The leaders of these five countries met in Brazil and signed an agreement to establish New Deve-lopment Bank, with a subscribed capital of $ 50 billion, equally shared by the five nations. China was able to bargain for the location of the head quarters of the new bank in Shanghai while India got the chairmanship of the Bank for the first six years. The establishment of this bank could change the landscape of international finance, curtailing the domination of the World Bank and IMF. The new bank represents the silently growing influence of BRICS countries, which account for 50 per cent of the world’s population and 20 per cent of global GDP.
At present Indian banks have very little presence in these countries. In Brazil, State Bank of India (SBI) has only a Rep. Office. In Russia, SBI, jointly with Canara Bank, has a fully owned subsidiary bank, besides a fully owned subsidiary of ICICI Bank. In China, SBI has two branches; Bank of Baroda and Bank of India have one each. There is also a branch of Axis Bank Ltd. In South Africa, there are four branches; Bank of Baroda having two and SBI and Bank of India having one each. Consi-dering the size of these countries, the presence of Indian banks is insignificant. As far as the reciprocal situation is concerned, banks from China and Russia alone have entered the Indian banking space. It is necessary that Indian banks formulate a branch expansion programme in these countries in the next couple of years.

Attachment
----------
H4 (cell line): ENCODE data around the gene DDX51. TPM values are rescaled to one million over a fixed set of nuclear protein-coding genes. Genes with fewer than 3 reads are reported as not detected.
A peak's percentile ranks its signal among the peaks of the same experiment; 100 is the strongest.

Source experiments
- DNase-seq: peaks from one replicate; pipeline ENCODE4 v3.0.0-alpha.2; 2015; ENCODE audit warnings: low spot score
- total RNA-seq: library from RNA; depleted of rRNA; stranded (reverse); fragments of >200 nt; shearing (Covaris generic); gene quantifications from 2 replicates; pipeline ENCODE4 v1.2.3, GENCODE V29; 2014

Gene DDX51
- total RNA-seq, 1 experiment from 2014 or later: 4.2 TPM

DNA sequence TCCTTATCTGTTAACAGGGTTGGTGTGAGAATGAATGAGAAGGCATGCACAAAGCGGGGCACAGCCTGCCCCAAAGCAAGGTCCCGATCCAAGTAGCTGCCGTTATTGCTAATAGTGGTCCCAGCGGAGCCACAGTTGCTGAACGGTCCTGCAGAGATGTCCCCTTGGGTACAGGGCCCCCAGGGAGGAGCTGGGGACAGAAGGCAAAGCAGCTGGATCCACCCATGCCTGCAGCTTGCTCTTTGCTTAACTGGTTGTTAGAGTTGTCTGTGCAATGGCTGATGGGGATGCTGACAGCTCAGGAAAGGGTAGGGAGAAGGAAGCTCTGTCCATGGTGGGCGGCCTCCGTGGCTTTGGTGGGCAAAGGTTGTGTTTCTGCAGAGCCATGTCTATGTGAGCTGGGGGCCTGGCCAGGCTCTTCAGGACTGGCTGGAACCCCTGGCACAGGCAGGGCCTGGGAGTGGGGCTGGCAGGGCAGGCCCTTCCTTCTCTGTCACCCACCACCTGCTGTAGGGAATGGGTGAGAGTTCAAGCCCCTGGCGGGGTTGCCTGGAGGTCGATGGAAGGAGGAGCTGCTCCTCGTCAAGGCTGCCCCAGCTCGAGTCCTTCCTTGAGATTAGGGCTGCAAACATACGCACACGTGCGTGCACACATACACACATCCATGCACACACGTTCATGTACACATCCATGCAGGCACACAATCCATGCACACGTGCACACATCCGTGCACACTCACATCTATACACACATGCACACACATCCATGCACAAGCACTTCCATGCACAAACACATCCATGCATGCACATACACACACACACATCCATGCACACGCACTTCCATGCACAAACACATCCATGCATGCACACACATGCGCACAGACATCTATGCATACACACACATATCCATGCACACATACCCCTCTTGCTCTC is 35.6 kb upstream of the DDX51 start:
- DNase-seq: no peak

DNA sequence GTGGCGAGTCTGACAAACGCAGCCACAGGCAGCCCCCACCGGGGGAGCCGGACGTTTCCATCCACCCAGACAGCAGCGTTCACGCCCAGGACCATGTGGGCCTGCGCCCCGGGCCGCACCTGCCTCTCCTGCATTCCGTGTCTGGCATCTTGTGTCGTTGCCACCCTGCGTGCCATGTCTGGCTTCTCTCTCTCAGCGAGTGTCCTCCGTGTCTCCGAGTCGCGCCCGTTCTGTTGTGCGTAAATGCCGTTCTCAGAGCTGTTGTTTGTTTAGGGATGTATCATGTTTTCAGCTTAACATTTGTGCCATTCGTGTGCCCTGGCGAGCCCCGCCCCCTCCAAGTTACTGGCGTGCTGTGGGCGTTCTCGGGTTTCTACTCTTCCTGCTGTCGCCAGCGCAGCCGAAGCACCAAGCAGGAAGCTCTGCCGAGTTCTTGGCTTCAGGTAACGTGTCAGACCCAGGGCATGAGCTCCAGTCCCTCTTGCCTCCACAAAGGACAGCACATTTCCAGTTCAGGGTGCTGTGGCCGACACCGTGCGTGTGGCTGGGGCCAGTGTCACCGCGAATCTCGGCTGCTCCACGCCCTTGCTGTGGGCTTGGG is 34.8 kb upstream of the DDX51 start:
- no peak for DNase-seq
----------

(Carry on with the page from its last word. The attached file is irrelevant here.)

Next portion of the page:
The new development bank is expected to play a crucial role in financing the infrastructure projects in the BRICS countries. The power and transport sectors need long-term money. With the support of this bank the member countries could achieve higher rates of economic development.